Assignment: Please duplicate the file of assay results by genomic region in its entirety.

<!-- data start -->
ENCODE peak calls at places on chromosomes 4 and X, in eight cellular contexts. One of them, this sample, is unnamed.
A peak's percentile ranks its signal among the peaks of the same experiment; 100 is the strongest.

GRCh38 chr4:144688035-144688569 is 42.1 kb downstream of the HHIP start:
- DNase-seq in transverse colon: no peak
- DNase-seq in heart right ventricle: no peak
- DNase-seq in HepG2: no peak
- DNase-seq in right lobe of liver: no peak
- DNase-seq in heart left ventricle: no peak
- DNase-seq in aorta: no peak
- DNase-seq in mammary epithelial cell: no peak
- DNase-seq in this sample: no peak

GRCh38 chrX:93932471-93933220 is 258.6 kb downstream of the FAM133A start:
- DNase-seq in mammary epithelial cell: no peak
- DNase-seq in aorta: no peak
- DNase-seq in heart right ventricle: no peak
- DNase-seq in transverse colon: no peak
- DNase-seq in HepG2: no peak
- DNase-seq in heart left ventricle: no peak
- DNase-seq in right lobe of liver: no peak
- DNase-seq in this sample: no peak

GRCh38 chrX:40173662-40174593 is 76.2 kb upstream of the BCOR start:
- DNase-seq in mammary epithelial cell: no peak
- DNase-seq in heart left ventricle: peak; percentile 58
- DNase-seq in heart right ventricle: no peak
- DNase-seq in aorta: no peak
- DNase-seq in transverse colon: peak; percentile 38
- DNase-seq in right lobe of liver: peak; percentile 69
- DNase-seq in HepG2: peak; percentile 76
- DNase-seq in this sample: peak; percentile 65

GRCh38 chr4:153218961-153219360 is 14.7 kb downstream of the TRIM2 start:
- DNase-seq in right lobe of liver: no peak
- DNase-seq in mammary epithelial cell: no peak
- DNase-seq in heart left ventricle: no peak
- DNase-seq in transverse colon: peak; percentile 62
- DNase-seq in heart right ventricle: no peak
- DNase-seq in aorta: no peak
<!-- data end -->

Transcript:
ENCODE peak calls at places on chromosomes 4 and X, in eight cellular contexts. One of them, this sample, is unnamed.
A peak's percentile ranks its signal among the peaks of the same experiment; 100 is the strongest.

GRCh38 chr4:144688035-144688569 is 42.1 kb downstream of the HHIP start:
- DNase-seq in transverse colon: no peak
- DNase-seq in heart right ventricle: no peak
- DNase-seq in HepG2: no peak
- DNase-seq in right lobe of liver: no peak
- DNase-seq in heart left ventricle: no peak
- DNase-seq in aorta: no peak
- DNase-seq in mammary epithelial cell: no peak
- DNase-seq in this sample: no peak

GRCh38 chrX:93932471-93933220 is 258.6 kb downstream of the FAM133A start:
- DNase-seq in mammary epithelial cell: no peak
- DNase-seq in aorta: no peak
- DNase-seq in heart right ventricle: no peak
- DNase-seq in transverse colon: no peak
- DNase-seq in HepG2: no peak
- DNase-seq in heart left ventricle: no peak
- DNase-seq in right lobe of liver: no peak
- DNase-seq in this sample: no peak

GRCh38 chrX:40173662-40174593 is 76.2 kb upstream of the BCOR start:
- DNase-seq in mammary epithelial cell: no peak
- DNase-seq in heart left ventricle: peak; percentile 58
- DNase-seq in heart right ventricle: no peak
- DNase-seq in aorta: no peak
- DNase-seq in transverse colon: peak; percentile 38
- DNase-seq in right lobe of liver: peak; percentile 69
- DNase-seq in HepG2: peak; percentile 76
- DNase-seq in this sample: peak; percentile 65

GRCh38 chr4:153218961-153219360 is 14.7 kb downstream of the TRIM2 start:
- DNase-seq in right lobe of liver: no peak
- DNase-seq in mammary epithelial cell: no peak
- DNase-seq in heart left ventricle: no peak
- DNase-seq in transverse colon: peak; percentile 62
- DNase-seq in heart right ventricle: no peak
- DNase-seq in aorta: no peak